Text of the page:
Covid passports set to be introduced from 1 October
MSPs have voted to introduce a Covid vaccine passport scheme for nightclubs and large events from Friday 1 October.
John Swinney told MSPs that the government felt it was “necessary and appropriate” to introduce the scheme, adding it would "protect the return to greater normality".
But opposition members expressed concern about the lack of detail on the proposals from the Scottish Government, only published on Thursday morning.
Scottish Tory leader Douglas Ross said the government had failed to set out how much the scheme would cost businesses to implement or how it should be operated.
And Scottish Labour deputy leader Jackie Baillie suggested the government was making the decision "just to be seen to be taking action" amid rising Covid case numbers.
The new scheme will oblige certain venues to check the vaccination status of customers before entry.
The rules will apply to nightclubs and sexual entertainment venues, unseated indoor events with audiences of over 500, unseated outdoor events with audiences over 4,000 and all events with an audience of over 10,000.
Under 18s, those with medical conditions meaning they are unable to receive a vaccine, those who participated in vaccine trials and staff at the venues will not be required to show proof of vaccination.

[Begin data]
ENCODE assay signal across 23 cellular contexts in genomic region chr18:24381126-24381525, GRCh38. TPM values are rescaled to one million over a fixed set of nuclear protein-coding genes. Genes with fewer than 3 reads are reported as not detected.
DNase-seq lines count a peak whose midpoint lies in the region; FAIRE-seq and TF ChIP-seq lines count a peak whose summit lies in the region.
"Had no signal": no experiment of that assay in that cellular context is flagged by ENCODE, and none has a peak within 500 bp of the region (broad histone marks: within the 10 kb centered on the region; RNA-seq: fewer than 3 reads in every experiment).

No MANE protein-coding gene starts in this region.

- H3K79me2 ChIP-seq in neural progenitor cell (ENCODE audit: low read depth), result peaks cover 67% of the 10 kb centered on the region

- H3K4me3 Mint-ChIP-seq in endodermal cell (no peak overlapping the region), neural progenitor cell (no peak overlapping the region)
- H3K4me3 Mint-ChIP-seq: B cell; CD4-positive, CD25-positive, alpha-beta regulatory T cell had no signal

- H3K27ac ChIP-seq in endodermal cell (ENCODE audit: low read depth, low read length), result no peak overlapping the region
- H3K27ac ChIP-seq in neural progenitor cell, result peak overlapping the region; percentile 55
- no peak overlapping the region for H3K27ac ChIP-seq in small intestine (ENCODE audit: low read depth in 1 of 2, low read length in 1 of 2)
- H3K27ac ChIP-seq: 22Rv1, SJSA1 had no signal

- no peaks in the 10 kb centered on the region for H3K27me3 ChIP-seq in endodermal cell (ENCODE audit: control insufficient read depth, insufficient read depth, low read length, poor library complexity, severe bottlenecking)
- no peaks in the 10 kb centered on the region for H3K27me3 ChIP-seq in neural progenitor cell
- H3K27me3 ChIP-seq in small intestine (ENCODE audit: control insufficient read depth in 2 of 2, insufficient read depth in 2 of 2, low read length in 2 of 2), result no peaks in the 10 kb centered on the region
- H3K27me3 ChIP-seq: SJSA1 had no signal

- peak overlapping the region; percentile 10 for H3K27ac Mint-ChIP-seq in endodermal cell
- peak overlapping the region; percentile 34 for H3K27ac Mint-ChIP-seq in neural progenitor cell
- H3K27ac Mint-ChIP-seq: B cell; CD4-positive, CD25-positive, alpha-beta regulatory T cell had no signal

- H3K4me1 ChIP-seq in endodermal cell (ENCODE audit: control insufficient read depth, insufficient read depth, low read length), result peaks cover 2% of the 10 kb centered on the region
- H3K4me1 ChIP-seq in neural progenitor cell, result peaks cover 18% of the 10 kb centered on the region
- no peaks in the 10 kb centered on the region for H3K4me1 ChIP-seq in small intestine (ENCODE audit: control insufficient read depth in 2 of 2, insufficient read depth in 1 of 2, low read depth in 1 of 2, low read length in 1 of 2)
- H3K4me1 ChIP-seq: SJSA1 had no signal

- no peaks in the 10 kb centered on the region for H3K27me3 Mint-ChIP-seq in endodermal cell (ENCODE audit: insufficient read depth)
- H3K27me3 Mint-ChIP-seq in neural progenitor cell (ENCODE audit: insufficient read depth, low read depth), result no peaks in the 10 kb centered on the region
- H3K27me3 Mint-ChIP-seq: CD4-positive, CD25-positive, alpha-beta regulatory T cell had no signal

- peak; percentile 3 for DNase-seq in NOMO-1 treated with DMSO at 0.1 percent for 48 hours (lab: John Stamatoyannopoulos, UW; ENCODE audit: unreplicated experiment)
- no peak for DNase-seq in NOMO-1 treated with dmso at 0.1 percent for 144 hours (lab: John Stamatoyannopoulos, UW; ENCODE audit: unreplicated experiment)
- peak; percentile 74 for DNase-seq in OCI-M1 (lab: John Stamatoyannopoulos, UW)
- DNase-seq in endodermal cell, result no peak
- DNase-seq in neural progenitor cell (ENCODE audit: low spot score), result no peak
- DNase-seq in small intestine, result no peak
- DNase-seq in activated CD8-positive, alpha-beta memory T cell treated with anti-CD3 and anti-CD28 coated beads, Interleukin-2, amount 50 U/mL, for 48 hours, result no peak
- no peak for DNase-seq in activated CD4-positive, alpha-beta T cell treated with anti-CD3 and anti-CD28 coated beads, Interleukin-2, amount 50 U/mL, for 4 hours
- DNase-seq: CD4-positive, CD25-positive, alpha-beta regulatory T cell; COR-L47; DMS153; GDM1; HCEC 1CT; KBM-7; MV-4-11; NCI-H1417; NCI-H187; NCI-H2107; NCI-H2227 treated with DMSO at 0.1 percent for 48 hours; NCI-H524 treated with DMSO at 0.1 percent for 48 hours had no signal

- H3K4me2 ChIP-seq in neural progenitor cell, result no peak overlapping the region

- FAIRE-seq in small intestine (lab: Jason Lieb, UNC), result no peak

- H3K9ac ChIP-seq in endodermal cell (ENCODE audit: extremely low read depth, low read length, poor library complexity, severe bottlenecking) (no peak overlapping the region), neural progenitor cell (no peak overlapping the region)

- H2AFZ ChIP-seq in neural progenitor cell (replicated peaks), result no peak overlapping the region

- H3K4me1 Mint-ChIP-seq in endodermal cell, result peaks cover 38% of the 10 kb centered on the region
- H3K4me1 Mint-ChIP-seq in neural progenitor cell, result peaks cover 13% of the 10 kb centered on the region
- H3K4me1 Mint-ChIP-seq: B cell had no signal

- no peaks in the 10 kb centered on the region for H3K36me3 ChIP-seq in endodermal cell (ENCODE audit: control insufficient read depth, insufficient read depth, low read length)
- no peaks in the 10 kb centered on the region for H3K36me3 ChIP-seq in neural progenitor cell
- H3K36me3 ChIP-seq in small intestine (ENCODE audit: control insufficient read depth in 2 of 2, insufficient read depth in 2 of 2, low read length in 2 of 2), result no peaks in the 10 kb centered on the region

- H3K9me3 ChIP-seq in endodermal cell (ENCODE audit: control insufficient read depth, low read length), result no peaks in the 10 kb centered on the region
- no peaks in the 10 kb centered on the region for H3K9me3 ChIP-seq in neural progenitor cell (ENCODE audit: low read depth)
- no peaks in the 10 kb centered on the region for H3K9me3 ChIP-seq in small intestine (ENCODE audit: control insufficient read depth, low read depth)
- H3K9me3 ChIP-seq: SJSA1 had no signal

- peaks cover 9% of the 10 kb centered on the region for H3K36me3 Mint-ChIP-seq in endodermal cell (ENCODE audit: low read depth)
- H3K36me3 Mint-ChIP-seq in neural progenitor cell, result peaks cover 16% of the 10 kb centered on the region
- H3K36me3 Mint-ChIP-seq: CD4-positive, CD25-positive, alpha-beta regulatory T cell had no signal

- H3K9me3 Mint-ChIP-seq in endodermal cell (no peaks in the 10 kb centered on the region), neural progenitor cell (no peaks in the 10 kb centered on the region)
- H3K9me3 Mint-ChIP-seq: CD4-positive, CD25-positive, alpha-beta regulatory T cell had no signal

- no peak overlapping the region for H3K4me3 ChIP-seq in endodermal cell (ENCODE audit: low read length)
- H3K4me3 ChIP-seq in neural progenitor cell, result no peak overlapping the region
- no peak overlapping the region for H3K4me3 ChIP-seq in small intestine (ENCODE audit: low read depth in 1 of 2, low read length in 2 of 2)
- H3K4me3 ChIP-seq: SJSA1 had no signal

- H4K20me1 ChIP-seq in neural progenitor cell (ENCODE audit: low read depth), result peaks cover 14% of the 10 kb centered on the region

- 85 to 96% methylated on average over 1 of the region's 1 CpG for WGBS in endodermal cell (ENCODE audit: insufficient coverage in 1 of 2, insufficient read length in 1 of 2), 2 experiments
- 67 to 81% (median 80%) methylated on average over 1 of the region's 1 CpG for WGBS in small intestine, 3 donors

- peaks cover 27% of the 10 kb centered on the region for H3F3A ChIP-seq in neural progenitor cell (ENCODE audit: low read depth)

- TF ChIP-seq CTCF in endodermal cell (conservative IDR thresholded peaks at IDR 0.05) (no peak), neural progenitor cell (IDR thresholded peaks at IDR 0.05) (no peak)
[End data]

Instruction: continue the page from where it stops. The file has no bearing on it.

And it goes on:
Speaking in the chamber, Swinney said: “This is not an additional layer of restriction imposed on a world that is essentially back to normal.
"It is a proportionate response to a world in which there is the continued risk of serious harm from Covid, where are hospitals are under strain and where we are beginning to see the serious impact of long Covid.”
The proposal was supported SNP and Greens, while the Conservatives, Labour and Lib Dems opposed it. The final vote for 68 to 55.
The intention is to launch the NHS Scotland Covid Status App on 30 September which will provide those who have been double vaccinated with a QR code.
This code will then be checked by staff at the venues covered by the new regulations and will be expected to “take all reasonable measures” to restrict entry only to those who have had both doses.
A negative Covid test result will not be accepted as an alternative to being vaccinated.
This has led opposition parties to question the impact the scheme will have given double vaccinated people can still catch and carry the virus.
Jackie Ballie said this was "nonsensical", adding: “We need to take further action as case numbers are rising but vaccine passports are not the silver bullet.”
And Douglas Ross called for more support for Test and Protect teams. He said: “If we’re not going to get in top of people who are testing positive for Covid and find who they’ve been in contact with, then we’re not going to get in top of this virus. Surely simple measures to get Test and Protect working to its maximum should be what we should be striving to do.”